A few techniques for dealing with difficult description.
Your fingers are flying over the keyboard, the words in your head are peppering, rapid fire onto a blank, electronic sheet of white…then you stop. You have no idea how describe the thing, action or emotion you need without it sounding bland or overused. Everyone, and I don’t care if they have been writing for two days or two decades, has this problem. How can you help yourself get over it? I’d like to share my technique and hope it may help others fighting with devilish description.
To find a fresh sounding description I turn to senses other than sight. Sometimes we forget we have other senses, particularly when writing, and we forget the reader has them too. I have wondered why, and the thing I come back to time and again, is that writing is very visual. I see things in my mind’s eye when I write, like a movie, and I know I am not the only one. We also see words appear on a screen or a piece of paper, and the majority of readers read with their eyes. For those who read by other means due to visual impairment, such as listening to audio books or reading in braille, I wonder if the experience is different? Do audio listeners focus on sound when writing, braille readers on touch, or a combination of both? My mother used to listen to audio books after she lost her sight, but I never thought to ask her if it changed the way she perceived a storyline or characters.
I recently wrote a scene for a story that involved describing a room in which damp had taken hold. I immediately thought ‘musty’, ‘mouldy’, ‘dirty black smudges’. But that is boring. I then thought about what a room suffused in damp might smell like; perhaps that sort of taste/smell sensation that catches at the back of your throat? I came up with the raw mushroom or truffle smell of damp. Damp rooms really do have that fecund smell. I suppose ‘peat’ would also work.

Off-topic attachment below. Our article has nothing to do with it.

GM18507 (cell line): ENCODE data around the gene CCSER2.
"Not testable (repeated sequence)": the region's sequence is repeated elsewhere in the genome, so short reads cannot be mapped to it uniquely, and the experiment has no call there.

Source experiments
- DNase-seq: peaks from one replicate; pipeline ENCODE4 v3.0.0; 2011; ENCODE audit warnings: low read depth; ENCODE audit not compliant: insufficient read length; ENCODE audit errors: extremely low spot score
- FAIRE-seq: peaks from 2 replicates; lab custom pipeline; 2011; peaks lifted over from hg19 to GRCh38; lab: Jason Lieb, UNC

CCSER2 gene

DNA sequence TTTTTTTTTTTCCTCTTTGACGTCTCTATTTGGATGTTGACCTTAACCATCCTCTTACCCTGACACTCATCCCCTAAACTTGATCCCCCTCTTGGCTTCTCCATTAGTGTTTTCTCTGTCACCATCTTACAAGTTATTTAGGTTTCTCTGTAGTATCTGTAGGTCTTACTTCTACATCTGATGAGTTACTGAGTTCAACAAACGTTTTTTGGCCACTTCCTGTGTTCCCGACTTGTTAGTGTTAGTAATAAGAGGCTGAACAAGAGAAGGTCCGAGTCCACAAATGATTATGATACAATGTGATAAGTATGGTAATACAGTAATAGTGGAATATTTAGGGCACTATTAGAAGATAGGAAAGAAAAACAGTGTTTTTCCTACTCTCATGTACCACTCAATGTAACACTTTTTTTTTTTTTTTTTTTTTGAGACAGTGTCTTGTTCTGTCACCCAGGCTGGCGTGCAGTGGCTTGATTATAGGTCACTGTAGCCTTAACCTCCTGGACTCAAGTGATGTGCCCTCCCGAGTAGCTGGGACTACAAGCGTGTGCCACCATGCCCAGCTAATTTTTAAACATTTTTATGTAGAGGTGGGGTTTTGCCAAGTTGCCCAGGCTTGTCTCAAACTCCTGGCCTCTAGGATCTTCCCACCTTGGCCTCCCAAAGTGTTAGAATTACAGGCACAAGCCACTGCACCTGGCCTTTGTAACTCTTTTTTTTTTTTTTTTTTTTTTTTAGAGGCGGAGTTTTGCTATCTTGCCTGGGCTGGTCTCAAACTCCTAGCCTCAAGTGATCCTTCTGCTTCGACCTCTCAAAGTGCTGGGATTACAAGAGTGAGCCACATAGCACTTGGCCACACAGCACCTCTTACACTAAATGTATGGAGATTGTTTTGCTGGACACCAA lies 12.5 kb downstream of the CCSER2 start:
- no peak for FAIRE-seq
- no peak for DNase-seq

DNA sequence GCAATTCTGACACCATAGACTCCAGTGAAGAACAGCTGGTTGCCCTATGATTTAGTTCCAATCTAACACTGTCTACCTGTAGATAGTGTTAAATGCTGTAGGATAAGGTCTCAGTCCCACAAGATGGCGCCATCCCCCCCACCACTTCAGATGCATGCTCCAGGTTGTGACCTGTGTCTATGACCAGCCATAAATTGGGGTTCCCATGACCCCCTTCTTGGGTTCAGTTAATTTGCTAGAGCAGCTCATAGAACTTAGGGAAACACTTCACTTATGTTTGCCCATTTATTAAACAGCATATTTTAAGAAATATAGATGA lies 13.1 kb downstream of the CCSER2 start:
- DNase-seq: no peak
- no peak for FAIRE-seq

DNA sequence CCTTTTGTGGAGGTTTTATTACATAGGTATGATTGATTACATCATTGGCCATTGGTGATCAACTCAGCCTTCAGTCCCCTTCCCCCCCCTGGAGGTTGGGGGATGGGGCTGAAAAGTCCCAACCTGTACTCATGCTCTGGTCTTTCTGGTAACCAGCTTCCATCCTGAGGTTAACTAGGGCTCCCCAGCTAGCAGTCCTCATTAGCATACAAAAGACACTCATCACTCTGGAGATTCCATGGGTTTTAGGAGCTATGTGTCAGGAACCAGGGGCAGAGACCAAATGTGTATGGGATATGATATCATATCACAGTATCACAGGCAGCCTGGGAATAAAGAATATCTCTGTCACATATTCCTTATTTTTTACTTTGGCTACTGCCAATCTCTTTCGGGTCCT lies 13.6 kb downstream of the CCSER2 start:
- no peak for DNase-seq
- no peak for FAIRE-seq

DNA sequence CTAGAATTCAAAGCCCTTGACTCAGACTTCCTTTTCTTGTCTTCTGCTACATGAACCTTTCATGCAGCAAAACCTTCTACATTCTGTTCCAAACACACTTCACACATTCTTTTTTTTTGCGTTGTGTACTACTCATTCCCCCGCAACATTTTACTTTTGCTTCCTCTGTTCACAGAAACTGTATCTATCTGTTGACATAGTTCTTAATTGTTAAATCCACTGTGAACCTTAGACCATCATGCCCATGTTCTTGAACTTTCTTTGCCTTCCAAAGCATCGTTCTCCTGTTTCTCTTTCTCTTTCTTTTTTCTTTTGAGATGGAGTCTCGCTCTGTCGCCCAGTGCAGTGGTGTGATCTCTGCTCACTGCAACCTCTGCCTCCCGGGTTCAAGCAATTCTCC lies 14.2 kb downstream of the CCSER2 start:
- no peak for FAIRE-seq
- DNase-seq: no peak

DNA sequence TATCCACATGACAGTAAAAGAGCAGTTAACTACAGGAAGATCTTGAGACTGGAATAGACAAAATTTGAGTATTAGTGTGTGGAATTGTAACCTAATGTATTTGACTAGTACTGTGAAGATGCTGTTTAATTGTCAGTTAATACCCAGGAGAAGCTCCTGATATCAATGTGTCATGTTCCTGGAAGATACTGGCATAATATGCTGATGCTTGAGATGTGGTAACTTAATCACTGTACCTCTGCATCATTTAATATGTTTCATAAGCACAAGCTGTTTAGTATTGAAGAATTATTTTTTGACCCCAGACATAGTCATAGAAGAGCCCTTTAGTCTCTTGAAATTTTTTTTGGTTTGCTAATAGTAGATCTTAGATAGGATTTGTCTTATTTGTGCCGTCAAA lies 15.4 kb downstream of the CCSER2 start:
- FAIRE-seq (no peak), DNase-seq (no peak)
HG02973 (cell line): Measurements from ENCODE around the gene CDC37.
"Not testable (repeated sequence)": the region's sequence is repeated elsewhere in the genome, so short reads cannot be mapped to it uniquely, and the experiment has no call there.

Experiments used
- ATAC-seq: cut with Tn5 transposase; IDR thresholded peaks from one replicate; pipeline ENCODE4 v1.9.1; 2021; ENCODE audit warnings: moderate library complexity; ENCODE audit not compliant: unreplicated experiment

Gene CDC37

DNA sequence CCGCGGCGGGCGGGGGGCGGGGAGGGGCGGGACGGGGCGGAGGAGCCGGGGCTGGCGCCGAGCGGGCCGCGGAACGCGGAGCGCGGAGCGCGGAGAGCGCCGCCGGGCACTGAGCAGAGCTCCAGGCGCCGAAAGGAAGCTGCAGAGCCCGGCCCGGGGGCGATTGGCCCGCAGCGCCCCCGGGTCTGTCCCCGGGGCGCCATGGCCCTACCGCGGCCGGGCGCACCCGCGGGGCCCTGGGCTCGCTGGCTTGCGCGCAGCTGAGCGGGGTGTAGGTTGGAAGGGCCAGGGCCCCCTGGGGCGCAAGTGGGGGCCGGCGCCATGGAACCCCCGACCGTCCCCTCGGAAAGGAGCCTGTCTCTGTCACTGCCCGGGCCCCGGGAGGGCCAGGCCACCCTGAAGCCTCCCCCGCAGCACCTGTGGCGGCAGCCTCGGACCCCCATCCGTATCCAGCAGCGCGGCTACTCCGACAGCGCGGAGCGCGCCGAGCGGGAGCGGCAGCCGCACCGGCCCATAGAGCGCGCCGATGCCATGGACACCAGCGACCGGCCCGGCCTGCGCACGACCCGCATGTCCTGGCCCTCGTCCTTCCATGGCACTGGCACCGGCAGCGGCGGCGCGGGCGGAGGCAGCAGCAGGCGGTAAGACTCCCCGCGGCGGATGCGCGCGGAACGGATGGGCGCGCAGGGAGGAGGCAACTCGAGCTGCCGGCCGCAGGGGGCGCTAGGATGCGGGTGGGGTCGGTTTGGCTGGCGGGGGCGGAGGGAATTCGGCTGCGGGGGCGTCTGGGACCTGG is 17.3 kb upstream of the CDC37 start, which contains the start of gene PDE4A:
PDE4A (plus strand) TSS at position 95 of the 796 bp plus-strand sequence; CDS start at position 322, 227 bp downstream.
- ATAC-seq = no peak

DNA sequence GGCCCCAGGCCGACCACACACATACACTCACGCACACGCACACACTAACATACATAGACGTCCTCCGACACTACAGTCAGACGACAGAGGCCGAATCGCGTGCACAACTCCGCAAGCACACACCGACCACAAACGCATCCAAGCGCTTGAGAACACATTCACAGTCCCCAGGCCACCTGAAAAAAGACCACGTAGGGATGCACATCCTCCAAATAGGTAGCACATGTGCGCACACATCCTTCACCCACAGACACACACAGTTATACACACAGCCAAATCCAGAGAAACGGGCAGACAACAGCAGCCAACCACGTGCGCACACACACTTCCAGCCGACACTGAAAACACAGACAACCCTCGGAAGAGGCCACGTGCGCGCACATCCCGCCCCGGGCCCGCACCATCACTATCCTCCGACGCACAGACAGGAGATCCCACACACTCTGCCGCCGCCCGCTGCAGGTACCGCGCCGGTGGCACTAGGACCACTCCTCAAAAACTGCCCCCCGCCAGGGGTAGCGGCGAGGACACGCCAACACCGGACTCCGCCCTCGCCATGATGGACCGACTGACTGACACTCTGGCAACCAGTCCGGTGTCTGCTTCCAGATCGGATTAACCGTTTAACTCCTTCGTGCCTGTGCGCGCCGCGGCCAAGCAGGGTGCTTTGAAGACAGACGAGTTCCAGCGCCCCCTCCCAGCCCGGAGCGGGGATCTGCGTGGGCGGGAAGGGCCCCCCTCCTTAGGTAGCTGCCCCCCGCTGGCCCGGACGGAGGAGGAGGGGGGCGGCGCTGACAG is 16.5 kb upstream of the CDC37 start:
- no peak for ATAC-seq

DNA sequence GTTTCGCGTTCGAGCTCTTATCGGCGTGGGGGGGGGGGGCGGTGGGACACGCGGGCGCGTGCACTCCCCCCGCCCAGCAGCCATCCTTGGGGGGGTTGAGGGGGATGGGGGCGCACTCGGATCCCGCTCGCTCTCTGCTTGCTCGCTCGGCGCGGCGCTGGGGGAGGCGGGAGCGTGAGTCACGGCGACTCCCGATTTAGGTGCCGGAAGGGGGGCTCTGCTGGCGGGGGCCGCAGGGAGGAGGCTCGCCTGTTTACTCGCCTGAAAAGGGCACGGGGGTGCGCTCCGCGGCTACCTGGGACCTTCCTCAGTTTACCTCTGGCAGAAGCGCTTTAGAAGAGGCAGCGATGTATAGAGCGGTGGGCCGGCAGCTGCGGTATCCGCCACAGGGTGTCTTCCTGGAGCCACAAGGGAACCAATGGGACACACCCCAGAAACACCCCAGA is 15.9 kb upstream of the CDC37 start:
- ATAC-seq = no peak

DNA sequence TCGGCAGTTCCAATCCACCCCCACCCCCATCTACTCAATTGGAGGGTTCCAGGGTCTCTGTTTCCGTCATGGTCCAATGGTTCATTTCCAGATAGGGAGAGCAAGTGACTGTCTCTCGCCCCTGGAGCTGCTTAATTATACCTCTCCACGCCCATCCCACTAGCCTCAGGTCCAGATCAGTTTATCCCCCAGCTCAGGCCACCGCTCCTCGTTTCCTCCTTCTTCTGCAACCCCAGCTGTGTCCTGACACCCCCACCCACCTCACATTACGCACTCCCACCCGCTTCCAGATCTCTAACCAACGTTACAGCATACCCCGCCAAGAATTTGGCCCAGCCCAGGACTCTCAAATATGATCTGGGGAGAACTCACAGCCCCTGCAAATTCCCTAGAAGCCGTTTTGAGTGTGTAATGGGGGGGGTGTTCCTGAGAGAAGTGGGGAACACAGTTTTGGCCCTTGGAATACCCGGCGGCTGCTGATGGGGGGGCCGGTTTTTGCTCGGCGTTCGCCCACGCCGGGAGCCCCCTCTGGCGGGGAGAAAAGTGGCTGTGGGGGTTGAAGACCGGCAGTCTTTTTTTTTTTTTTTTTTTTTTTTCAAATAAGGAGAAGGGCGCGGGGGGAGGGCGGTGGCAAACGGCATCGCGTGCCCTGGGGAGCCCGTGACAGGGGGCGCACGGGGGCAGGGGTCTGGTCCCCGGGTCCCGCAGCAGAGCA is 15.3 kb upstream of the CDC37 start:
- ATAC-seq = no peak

That might be alright for things, but what about emotions? I sometimes read lesbian fiction, and I often see really cringe-worthy descriptions of feeling, particularly when it comes to sexual encounters. Everything is shuddering, gasping, groaning and exploding with need, want, desire or even gratitude (seriously). Unless you are writing fan fiction (and I have been guilty of such a thing in the late 1990s, hey, it was fun at the time), or a bodice ripper for a niche market, it pays to engage readers so they feel what the characters feel. It’s the old mantra, show don’t tell.
In my opinion, an excellent book that delves into this topic is, I Give You My Body, by Diana Gabaldon of Outlander fame, and I fully recommend it. She also talks about the senses and I agree with her. Critics (just browse the Goodreads reviews) state she’s simply written a short book to profit from her name and offer a bit of titillation rehashing scenes from her novels. But you know what? If I’d sold as many books as she has and had them made into a multi-season TV programme, I would not give two hoots about what the ‘critics’ thought, especially since the book offers a decent insight into the skill needed to craft emotional physical encounters. In order to immerse a reader in a scene, she engages at least three senses. So we might have the feel of rough cotton sheets against sweat pricked skin, a shadow from the lamp light cast against muscle, the taste of wine in a lover’s kiss. It works.